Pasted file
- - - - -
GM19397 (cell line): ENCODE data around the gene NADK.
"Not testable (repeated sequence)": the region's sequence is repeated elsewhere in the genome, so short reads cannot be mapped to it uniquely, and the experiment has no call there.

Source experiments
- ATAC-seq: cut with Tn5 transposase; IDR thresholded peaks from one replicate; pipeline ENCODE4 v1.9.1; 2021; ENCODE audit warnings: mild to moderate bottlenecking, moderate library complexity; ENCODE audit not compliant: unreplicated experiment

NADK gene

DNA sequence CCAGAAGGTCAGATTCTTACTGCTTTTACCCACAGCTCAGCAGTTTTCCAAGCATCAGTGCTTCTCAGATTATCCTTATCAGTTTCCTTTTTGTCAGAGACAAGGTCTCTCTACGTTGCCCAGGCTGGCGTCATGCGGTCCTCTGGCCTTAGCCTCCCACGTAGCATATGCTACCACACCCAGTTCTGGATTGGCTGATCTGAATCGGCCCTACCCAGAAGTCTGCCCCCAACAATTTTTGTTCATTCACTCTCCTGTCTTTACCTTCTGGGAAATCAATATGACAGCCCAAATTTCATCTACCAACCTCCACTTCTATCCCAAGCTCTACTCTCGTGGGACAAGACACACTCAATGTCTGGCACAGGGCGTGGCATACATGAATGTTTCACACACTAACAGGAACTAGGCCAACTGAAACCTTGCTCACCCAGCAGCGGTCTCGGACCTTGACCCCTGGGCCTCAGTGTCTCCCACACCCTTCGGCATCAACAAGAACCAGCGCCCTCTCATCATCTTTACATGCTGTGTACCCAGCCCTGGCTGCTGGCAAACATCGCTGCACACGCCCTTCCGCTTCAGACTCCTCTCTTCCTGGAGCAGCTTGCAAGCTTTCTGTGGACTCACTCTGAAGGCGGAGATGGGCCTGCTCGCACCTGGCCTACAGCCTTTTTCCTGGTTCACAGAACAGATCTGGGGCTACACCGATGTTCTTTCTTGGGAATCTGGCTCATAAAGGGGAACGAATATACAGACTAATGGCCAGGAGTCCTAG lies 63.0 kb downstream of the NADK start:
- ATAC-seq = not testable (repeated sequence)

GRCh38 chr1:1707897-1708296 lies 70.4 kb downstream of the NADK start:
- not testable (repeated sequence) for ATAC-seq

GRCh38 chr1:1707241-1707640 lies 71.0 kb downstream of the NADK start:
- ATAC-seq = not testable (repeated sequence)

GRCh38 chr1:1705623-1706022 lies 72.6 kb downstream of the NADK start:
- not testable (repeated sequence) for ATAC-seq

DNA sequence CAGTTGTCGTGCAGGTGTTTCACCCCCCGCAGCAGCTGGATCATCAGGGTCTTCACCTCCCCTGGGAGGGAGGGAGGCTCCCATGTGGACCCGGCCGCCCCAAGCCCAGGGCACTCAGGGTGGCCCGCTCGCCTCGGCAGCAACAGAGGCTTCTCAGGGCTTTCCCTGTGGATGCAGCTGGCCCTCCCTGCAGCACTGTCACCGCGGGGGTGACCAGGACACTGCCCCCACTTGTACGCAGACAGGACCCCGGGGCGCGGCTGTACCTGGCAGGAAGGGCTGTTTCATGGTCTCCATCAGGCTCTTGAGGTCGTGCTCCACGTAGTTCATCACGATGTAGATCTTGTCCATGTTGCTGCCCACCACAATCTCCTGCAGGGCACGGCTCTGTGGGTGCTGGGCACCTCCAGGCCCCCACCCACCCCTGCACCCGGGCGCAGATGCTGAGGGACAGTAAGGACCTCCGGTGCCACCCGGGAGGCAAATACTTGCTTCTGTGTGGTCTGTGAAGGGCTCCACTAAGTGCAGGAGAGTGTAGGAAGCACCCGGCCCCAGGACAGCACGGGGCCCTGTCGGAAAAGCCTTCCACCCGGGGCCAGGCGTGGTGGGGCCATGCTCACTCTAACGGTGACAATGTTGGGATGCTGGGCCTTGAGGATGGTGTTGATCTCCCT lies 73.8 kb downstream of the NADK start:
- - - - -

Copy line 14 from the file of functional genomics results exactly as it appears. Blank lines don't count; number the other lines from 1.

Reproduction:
DNA sequence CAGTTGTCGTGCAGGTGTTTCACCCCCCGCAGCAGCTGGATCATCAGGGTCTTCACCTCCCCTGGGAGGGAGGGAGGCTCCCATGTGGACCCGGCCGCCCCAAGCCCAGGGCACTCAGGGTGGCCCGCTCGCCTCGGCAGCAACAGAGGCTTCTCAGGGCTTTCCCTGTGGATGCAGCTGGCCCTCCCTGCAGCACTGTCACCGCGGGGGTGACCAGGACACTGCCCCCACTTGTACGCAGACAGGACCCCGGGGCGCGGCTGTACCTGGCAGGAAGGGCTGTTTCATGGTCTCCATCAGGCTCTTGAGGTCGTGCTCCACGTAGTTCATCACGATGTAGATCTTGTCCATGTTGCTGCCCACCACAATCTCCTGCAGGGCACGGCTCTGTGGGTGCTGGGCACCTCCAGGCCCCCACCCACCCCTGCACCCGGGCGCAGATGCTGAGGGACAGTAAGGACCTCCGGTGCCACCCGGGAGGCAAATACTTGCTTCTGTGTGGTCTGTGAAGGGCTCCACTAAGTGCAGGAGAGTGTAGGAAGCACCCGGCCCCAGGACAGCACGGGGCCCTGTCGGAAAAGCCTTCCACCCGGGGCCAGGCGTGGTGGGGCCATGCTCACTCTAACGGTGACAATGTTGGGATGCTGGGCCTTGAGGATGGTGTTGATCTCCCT lies 73.8 kb downstream of the NADK start: